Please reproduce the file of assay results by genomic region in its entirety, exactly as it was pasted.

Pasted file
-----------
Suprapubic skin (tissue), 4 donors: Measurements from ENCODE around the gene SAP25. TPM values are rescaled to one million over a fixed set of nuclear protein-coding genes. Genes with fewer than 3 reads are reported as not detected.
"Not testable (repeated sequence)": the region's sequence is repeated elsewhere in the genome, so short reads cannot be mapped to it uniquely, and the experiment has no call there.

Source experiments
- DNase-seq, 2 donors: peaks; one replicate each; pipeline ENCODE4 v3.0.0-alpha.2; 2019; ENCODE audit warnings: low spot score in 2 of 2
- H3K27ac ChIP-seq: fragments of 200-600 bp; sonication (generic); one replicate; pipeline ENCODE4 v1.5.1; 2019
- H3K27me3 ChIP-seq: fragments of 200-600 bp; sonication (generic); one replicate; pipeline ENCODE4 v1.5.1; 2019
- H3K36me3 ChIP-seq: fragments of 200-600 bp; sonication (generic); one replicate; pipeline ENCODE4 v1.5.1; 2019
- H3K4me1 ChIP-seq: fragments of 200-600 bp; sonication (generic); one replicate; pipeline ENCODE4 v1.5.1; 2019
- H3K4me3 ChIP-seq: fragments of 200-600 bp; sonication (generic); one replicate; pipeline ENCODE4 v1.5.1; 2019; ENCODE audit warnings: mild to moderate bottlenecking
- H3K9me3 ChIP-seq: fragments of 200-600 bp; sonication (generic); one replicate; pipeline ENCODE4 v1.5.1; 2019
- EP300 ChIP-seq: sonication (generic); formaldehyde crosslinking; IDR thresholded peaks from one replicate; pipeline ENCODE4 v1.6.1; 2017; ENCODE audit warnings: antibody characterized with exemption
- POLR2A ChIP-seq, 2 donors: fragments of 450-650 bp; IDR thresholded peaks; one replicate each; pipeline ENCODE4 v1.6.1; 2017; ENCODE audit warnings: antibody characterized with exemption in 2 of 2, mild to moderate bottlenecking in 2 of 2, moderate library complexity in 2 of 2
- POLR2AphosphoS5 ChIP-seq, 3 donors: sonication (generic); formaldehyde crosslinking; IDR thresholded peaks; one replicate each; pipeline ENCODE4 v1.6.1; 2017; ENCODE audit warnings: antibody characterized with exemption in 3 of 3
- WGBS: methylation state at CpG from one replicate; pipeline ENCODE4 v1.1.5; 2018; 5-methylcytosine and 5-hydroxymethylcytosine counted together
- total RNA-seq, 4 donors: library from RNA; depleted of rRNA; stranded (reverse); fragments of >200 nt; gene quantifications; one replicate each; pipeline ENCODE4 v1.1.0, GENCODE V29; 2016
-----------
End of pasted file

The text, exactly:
Suprapubic skin (tissue), 4 donors: Measurements from ENCODE around the gene SAP25. TPM values are rescaled to one million over a fixed set of nuclear protein-coding genes. Genes with fewer than 3 reads are reported as not detected.
"Not testable (repeated sequence)": the region's sequence is repeated elsewhere in the genome, so short reads cannot be mapped to it uniquely, and the experiment has no call there.

Source experiments
- DNase-seq, 2 donors: peaks; one replicate each; pipeline ENCODE4 v3.0.0-alpha.2; 2019; ENCODE audit warnings: low spot score in 2 of 2
- H3K27ac ChIP-seq: fragments of 200-600 bp; sonication (generic); one replicate; pipeline ENCODE4 v1.5.1; 2019
- H3K27me3 ChIP-seq: fragments of 200-600 bp; sonication (generic); one replicate; pipeline ENCODE4 v1.5.1; 2019
- H3K36me3 ChIP-seq: fragments of 200-600 bp; sonication (generic); one replicate; pipeline ENCODE4 v1.5.1; 2019
- H3K4me1 ChIP-seq: fragments of 200-600 bp; sonication (generic); one replicate; pipeline ENCODE4 v1.5.1; 2019
- H3K4me3 ChIP-seq: fragments of 200-600 bp; sonication (generic); one replicate; pipeline ENCODE4 v1.5.1; 2019; ENCODE audit warnings: mild to moderate bottlenecking
- H3K9me3 ChIP-seq: fragments of 200-600 bp; sonication (generic); one replicate; pipeline ENCODE4 v1.5.1; 2019
- EP300 ChIP-seq: sonication (generic); formaldehyde crosslinking; IDR thresholded peaks from one replicate; pipeline ENCODE4 v1.6.1; 2017; ENCODE audit warnings: antibody characterized with exemption
- POLR2A ChIP-seq, 2 donors: fragments of 450-650 bp; IDR thresholded peaks; one replicate each; pipeline ENCODE4 v1.6.1; 2017; ENCODE audit warnings: antibody characterized with exemption in 2 of 2, mild to moderate bottlenecking in 2 of 2, moderate library complexity in 2 of 2
- POLR2AphosphoS5 ChIP-seq, 3 donors: sonication (generic); formaldehyde crosslinking; IDR thresholded peaks; one replicate each; pipeline ENCODE4 v1.6.1; 2017; ENCODE audit warnings: antibody characterized with exemption in 3 of 3
- WGBS: methylation state at CpG from one replicate; pipeline ENCODE4 v1.1.5; 2018; 5-methylcytosine and 5-hydroxymethylcytosine counted together
- total RNA-seq, 4 donors: library from RNA; depleted of rRNA; stranded (reverse); fragments of >200 nt; gene quantifications; one replicate each; pipeline ENCODE4 v1.1.0, GENCODE V29; 2016